• If you have customization or applications, they will need to be rebuilt in a target system of your choosing. The smoothest path is Domino, but if you’re not a Domino shop it’s time to start planning the development effort.
  • If you’re ready to retire your Quickr places but need the data, SNAPPS has a solution to export places to the file system. (
  • If you are a Connections customer and using Connections Content Manager (CCM), IBM has a migration tool to move Libraries. It takes significant expertise to run and only brings over limited content, but it’s a start.
  • If you are a Connections customer and not using CCM, or would rather use Files and Activities, a custom solution for migration is the way to go. Contact SNAPPS for information.
  • If you are not a Connections customer, or are and don’t like the limitations in CCM, and either do or don’t have Domino, DOCOVA has a new offering for you. DOCOVA is a fully featured document management system with migration paths from Quickr, and even a path to a non-Domino version. This path lets you keep working with your content at a high level of security, customization and robust management. I’ve included their announcement video below for reference. Enjoy!

All good things must come to a late middle: Quickr End of Support Update

QuickrLogoTinyAs prognosticated in a previous post (yay for alliteration!) IBM has announced the withdrawal of support for Quickr:

Effective September 30, 2016, IBM® will withdraw support for the following part numbers licensed under the IBM International Program License Agreement:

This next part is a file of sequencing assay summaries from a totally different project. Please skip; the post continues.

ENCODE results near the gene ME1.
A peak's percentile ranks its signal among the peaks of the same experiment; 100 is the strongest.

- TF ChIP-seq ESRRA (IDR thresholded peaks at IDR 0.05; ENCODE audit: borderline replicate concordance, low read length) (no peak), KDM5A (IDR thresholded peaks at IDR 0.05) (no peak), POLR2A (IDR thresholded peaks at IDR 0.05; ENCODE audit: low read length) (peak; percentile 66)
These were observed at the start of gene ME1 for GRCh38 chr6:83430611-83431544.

Program number Program release name

So, start your clocks (if you hadn’t already in April 2013 when marketing was withdrawn)! A year for hundreds of companies with hundreds of thousands of users to plan and execute on a migration strategy, if you worry about such things as supported software. In some cases (such as regulated companies, SarBox, etc.) you have to, and will have quite a bit of planning ahead. High level, you will have to concern yourself with:

  1. Analysis of your current environment and usage patterns
  2. Quantification of customization, task and calendar patterns, and priority level
  3. Assessment of other in-house document solutions, or extranets if that is your use case
  4. Evaluation of available options from third parties – Microsoft, IBM, DOCOVA, custom
  5. Retirement / attrition planning and communications
  6. Development of a migration plan and communications
  7. Acquisition of licenses for a replacement platform / solution
  8. Technical services for migration of maximum available data
  9. Training and user adoption strategies on the new platform

Just another year in the life of a CIO!

Question of the year: what to do with Lotus Quickr

QuickrLogoTinyIt’s been 16 months now since the end of marketing for IBM’s Lotus Quickr 8.5.1 (a less than desirable move, IMO, not that I’m biased). In that time, I have fielded questions from conference audiences and increasingly this year, clients and Quickr customers about what they should be planning to do. Sometimes, with Quickr applications or deployments in the thousands and tens of thousands of users.

As I’ve mentioned before, support will go on for a while – most likely guess is now until April 2016 – but not the kind of support you get with a current product. More of a “broken/fix if really necessary” kind of support, with fixpacks having slowed down to one every 3-4 months instead of monthly, support moving overseas (from me anyway), and barely any resources applied to anything but Severity 1 and 2 cases.

To answer those customers and inquiries, I’ve tried to help them classify themselves by their use cases with the following as a general guideline. Think of it as a 4-lane highway (apologies for the inside joke for old timers):

You are a: Level 1 Level 2 Level 3 Level 4
You use Quickr for: Basic document storage Simple forms, room and folder security Placetypes with UI, custom forms Business applications
Your best strategy is: Evaluate CCM for complete migration Consider simplification then CCM + Domino Possibilities: CCM, Connections customization, Forms Experience Builder, WebSphere applications Perform more detailed analysis and planning to determine path to replacement product(s) or SaaS offerings